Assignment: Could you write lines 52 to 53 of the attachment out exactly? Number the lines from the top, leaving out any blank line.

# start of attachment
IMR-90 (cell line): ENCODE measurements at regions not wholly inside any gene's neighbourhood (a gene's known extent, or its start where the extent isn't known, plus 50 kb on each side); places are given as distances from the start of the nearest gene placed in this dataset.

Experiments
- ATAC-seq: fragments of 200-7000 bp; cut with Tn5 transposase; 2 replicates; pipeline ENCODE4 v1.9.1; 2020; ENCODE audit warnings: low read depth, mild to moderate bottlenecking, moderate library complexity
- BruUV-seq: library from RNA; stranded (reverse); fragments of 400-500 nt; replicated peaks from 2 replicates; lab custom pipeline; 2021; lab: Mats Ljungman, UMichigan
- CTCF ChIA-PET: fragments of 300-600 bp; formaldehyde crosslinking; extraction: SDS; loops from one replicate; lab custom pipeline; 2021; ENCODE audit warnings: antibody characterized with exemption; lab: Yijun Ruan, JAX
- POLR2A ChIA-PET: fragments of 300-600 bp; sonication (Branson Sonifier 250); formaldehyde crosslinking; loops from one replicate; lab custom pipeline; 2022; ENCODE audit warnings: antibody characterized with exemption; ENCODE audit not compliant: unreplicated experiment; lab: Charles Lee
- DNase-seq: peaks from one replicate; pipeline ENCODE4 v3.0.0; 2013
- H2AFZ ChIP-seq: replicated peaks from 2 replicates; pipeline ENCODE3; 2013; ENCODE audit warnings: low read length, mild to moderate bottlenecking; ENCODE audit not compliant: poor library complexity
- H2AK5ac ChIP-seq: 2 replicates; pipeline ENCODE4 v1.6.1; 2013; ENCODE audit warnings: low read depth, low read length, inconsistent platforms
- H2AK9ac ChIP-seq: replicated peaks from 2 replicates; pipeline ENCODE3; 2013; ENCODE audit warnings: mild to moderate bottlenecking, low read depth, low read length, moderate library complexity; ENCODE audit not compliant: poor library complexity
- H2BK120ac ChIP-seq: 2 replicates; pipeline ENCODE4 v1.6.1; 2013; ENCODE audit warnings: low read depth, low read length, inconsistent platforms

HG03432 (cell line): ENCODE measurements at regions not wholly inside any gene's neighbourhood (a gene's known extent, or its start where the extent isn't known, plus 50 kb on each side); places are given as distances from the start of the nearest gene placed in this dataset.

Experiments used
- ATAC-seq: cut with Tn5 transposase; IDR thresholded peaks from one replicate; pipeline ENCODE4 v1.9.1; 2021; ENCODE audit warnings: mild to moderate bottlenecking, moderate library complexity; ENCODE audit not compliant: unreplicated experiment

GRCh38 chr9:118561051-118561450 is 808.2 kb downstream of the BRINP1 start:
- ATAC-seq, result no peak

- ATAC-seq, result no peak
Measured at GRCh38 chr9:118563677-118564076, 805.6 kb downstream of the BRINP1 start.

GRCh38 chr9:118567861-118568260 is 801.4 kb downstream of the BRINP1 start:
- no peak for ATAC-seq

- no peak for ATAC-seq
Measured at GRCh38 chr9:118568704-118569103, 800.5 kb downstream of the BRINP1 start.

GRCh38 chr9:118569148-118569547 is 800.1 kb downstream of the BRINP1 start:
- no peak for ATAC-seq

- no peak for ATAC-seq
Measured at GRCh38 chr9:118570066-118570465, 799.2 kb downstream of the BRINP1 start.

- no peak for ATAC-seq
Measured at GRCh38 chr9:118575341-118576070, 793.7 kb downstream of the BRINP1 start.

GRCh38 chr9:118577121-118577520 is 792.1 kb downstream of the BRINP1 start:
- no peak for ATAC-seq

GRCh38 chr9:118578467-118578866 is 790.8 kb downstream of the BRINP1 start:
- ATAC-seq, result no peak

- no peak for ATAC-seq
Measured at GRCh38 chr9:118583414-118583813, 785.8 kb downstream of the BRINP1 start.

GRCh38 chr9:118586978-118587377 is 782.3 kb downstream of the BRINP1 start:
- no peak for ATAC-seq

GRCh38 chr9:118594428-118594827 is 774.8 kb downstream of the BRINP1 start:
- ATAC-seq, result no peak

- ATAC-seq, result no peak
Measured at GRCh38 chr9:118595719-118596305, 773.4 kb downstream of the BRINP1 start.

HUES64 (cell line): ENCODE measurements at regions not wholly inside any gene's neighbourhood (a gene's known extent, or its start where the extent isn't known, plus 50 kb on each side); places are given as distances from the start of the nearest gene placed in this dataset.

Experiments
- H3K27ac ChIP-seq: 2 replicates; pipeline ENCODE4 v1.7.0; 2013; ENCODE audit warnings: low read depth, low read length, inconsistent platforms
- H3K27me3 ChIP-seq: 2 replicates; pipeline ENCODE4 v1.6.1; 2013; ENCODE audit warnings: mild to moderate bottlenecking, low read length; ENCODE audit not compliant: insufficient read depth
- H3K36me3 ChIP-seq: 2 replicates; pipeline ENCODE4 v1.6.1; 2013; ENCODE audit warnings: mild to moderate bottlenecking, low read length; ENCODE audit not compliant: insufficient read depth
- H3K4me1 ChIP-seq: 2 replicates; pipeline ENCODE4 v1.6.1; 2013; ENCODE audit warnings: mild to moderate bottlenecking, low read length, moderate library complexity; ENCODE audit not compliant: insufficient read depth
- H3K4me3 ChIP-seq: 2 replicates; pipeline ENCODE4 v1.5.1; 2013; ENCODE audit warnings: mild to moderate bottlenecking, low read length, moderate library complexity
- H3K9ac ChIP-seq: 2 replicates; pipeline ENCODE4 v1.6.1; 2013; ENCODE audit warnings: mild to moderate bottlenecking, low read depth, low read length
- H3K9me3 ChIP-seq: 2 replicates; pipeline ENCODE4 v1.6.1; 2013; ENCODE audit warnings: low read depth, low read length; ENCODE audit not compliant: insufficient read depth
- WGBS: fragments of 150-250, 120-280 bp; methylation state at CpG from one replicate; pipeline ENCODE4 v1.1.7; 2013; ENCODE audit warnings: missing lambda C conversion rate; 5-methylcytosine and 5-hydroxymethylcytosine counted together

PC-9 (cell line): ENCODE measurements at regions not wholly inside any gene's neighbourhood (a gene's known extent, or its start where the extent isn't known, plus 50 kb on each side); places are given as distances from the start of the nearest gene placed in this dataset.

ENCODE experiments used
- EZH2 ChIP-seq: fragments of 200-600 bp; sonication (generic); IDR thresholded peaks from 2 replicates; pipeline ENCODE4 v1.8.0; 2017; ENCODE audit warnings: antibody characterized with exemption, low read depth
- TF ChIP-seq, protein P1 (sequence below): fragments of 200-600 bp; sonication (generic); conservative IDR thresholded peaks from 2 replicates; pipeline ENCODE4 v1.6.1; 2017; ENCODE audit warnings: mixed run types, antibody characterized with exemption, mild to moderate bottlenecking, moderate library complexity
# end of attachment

ENCODE experiments used
- EZH2 ChIP-seq: fragments of 200-600 bp; sonication (generic); IDR thresholded peaks from 2 replicates; pipeline ENCODE4 v1.8.0; 2017; ENCODE audit warnings: antibody characterized with exemption, low read depth